Help me out here, what should I do to help these people in this situation?
I saw your post earlier and mulled it over this afternoon.........my answer was going to be a lot longer, but the not so shortish answer is that I would heartily recomend to them that although probably not attractive the best option is probably that they try and get ashore themselves if they suspect they are in imminent danger - otherwise try and stay put until the weather abates / daylight arrives or other help appears.

If this was not an option I would try and float an inflatable dinghy down to them on the end of a very long warp. Whether this would in fact reach them / could be directed towards them or even whether they could climb aboard unassisted would be a good question, I suspect that it is one of those things which would require "The gods to be smiling on you" to even attempt, let alone to succeed.

Depending on how many crew I had onboard and who they were (I would not send the wife. probably ) and the sea state, the dinghy may be manned to help guide it inshore - but would always be attached to my vessel. No Swimmers.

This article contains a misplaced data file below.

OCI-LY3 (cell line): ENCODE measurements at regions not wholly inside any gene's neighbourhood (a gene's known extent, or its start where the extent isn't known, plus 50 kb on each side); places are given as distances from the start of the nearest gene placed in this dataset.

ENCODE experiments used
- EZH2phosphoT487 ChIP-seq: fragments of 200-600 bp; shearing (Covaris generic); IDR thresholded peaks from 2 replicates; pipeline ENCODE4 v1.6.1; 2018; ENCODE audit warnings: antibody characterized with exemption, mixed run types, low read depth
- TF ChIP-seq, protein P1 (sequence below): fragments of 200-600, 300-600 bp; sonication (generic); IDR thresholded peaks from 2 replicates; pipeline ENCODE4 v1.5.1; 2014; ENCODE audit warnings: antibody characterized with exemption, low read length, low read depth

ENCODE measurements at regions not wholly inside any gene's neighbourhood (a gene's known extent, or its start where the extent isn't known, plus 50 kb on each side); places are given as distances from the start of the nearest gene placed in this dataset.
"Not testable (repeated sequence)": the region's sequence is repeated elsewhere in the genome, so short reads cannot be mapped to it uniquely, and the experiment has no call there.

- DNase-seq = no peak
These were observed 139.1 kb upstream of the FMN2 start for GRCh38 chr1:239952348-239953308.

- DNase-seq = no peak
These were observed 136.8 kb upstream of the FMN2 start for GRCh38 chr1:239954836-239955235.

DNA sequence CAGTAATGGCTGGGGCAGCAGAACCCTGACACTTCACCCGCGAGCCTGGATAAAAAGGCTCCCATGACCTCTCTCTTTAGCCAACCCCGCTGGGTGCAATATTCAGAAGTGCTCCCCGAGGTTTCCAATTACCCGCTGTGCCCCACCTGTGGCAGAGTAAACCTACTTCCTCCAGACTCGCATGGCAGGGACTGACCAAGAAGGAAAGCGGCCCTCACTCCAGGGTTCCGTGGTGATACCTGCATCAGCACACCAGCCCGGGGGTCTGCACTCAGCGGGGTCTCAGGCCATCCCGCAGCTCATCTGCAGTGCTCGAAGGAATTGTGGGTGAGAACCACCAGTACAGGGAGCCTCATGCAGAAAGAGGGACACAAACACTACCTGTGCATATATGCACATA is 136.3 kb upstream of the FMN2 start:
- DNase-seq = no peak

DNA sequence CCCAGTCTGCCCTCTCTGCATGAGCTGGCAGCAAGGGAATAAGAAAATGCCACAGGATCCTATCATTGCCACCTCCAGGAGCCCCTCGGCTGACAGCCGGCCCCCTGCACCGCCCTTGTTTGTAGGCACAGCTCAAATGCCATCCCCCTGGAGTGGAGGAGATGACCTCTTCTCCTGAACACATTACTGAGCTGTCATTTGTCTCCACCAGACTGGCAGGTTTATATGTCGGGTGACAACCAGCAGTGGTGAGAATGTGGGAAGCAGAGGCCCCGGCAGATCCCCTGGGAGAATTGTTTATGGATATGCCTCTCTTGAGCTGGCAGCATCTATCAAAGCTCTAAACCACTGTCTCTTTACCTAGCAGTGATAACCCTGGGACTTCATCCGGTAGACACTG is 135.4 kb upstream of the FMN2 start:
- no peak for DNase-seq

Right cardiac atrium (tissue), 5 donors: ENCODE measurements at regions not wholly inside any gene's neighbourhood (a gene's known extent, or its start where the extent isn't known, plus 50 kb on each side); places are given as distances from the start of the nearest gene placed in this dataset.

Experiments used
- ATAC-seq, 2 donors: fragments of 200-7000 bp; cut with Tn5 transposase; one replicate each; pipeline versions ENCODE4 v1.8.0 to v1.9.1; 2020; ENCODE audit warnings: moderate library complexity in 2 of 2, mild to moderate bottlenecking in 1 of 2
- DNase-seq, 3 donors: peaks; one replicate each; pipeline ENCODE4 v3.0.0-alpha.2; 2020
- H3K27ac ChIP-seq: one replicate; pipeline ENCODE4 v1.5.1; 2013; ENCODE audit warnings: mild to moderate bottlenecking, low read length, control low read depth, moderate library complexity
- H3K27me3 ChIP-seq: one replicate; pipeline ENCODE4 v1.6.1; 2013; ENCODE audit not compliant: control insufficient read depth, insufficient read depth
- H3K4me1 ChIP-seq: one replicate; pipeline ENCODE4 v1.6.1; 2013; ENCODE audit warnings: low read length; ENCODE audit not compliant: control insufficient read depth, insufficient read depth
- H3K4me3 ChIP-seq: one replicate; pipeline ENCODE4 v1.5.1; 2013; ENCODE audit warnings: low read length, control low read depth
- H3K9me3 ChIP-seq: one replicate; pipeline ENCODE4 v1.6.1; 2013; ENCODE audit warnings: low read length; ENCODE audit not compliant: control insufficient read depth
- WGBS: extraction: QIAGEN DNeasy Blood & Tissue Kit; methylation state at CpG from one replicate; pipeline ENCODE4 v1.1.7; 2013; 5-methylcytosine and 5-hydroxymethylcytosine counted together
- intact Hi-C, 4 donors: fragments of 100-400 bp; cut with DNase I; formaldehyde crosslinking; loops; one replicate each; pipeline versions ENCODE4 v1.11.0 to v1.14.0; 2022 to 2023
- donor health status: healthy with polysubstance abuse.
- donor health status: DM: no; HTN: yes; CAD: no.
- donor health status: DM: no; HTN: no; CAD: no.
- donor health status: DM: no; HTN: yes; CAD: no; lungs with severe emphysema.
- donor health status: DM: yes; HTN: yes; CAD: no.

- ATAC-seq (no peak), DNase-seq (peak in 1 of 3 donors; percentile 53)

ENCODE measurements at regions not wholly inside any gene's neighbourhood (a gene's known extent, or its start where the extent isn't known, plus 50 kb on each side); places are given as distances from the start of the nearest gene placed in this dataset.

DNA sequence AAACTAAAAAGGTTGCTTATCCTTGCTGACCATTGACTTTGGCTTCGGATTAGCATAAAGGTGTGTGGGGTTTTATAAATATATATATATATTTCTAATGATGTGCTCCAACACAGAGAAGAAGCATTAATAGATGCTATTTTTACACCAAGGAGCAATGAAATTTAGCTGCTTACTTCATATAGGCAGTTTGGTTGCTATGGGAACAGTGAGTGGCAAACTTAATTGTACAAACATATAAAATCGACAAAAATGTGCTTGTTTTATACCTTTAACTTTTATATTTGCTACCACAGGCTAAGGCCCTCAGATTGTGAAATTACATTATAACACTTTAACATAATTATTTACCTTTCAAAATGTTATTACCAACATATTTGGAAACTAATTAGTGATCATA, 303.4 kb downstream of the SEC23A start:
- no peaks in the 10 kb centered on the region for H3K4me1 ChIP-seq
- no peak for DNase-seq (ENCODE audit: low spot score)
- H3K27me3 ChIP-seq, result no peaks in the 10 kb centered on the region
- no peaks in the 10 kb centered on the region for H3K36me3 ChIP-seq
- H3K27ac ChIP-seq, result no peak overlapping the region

Of course success would also depend on how close inshore I am comfortable getting, and as this would probably be an unscheduled stop for me this may well not be very close given my probable lack of detailed Navigation info. I would prefer to not be anchored so I could try and power me and the dinghy out of trouble, but it very much depends on circumstances and who was onboard as to whether I would risk dropping the hook.

If I was alone and I thought they had no option of getting ashore (ie they were beneath a sheer cliff - NOT "merely" that they had a 90% chance of drowning if swimming for shore) and I was close enough then I would try and risk anchoring up and floating a dinghy down (possibly even with me in it - if I was feeling especially stupid ) if I thought there was a chance (It would help my decision if any Rescuee had large breasts and no Bikini , unless the Missus was onboard ) .......but I would not do this if it meant leaving the Missus onboard or other crew who were not competent to cope without me.

For a vessel already aground, especially in unfamiliar waters, I suspect that in practice their is little that someone in a yacht offshore could do who was not in at least a decent RIB. or a helicopter . Certainly no chance of a transfer by simply going alongside........after all it is stuck on something

Not much of a plan.........I guess I would really need WIFI so I could open a Thread here to seek advice